Coal firm's bid to produce energy from under estuary
A COMPANY wants to investigate whether coal under the Loughor Estuary can be "gasified" to produce energy.
Cluff Coal has applied to the Coal Authority, which owns the UK's coal seams, for a conditional underground coal gasification licence.
It's still very early days, and the Coal Authority is waiting for more information from the London-registered company before determining the application.
If it awarded Cluff Coal a conditional licence, the company would have to satisfy local authorities and the Environment Agency, among others, of its plans before being able to test drill.
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A Cluff Coal spokesman said: "The Government is keen to look at all sorts of different technologies to produce gas. We think underground coal gasification is something that can be progressed."
Cluff Coal has applied for 18 licences in different parts of the UK. Underground coal gasification, said the spokesman, had been demonstrated on a commercial basis in the US.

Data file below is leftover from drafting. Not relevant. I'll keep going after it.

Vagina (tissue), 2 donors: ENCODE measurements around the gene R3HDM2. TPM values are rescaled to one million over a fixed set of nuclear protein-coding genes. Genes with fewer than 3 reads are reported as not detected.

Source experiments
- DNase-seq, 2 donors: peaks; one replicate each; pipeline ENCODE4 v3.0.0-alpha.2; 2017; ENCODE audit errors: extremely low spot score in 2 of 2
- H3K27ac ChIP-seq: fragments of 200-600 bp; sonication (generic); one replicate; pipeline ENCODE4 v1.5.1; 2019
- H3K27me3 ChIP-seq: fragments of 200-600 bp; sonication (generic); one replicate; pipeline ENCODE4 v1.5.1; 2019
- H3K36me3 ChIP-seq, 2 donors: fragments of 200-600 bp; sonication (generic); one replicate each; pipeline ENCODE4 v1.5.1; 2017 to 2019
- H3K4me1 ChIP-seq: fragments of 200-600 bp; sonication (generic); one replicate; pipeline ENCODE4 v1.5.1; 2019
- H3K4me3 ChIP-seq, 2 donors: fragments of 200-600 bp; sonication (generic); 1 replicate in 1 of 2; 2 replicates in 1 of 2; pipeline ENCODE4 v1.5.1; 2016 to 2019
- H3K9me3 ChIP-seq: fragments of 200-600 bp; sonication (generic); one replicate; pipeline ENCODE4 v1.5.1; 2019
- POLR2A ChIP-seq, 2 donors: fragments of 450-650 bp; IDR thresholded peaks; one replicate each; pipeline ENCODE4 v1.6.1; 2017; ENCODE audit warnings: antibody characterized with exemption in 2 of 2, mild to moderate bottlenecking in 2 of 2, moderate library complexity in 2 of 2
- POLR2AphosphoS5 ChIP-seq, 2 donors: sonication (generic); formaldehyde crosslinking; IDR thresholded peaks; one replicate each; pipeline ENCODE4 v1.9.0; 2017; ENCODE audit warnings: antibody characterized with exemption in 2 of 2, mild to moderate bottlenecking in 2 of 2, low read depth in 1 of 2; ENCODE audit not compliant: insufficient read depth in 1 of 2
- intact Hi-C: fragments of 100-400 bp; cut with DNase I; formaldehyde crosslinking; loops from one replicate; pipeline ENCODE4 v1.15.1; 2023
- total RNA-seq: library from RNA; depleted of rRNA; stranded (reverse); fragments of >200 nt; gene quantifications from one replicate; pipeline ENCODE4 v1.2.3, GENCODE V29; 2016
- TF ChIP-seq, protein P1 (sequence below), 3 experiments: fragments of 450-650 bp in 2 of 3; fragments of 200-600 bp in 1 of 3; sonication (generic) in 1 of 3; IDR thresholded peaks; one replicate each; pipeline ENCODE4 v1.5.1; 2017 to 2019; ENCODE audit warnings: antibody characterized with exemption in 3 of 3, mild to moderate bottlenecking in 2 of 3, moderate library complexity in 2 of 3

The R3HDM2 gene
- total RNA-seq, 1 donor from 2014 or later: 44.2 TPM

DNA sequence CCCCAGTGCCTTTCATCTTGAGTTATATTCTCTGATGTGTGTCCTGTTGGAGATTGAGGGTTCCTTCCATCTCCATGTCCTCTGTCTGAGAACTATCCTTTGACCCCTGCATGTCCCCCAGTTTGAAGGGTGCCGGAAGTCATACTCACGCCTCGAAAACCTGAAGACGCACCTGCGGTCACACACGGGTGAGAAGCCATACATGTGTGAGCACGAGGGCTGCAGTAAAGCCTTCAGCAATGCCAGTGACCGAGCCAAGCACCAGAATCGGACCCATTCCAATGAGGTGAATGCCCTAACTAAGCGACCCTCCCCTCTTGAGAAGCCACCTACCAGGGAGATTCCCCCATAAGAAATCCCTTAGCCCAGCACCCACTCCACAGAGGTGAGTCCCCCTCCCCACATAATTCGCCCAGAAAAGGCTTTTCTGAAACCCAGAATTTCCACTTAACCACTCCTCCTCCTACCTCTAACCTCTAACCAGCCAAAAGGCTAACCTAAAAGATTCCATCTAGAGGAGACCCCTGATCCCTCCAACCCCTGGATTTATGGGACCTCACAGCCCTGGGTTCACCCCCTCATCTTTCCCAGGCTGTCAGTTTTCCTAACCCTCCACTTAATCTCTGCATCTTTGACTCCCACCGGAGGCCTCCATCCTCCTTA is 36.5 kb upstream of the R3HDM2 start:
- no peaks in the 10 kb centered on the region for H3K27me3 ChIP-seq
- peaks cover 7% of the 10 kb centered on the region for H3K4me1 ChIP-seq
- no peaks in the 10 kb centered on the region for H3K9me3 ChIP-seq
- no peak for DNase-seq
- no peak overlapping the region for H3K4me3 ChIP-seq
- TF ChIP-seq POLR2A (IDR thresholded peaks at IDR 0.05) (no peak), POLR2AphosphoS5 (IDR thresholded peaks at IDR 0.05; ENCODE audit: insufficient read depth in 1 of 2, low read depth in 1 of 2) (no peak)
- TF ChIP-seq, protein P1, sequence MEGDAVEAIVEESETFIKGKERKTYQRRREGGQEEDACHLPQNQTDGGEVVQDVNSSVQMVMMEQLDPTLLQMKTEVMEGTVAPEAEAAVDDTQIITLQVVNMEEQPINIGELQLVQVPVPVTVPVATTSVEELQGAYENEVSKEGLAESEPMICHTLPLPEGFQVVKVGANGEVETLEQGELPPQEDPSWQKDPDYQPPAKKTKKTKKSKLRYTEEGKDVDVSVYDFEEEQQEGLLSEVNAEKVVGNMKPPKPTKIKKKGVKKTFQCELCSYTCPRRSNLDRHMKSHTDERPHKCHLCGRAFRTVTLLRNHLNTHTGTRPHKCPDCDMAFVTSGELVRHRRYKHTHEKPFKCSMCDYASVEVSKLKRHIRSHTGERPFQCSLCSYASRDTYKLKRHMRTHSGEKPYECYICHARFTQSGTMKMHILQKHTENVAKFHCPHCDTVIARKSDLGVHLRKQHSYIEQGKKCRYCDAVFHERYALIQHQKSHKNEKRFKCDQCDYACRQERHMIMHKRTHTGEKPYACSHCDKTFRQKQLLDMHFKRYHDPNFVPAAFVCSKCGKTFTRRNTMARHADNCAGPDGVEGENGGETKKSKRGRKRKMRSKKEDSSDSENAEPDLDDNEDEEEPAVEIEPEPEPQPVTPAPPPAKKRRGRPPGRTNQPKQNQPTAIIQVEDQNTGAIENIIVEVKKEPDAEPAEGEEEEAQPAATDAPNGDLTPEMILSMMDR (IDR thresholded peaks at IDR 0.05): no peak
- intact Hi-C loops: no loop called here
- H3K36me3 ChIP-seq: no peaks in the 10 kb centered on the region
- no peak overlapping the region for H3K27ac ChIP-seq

"The environmental checks are incredibly stringent," he said. "We have no intention to have an (adverse) effect on the local community or environment.
"Our application for the conditional licence is because we believe there is an opportunity there."
The estuary is a sensitive environmental site and forms part of the Carmarthen Bay and Estuaries European Marine Site, designated under the European Union's Habitats and Birds Directives.
John Childs, of Swansea Friends of the Earth, said he had concerns about underground coal gasification, which has also been touted for Swansea Bay.
"It is a very experimental technique," he said.
"As far as I know, the ones here in Swansea Bay and the Loughor Estuary are the only ones to be considered for under the sea."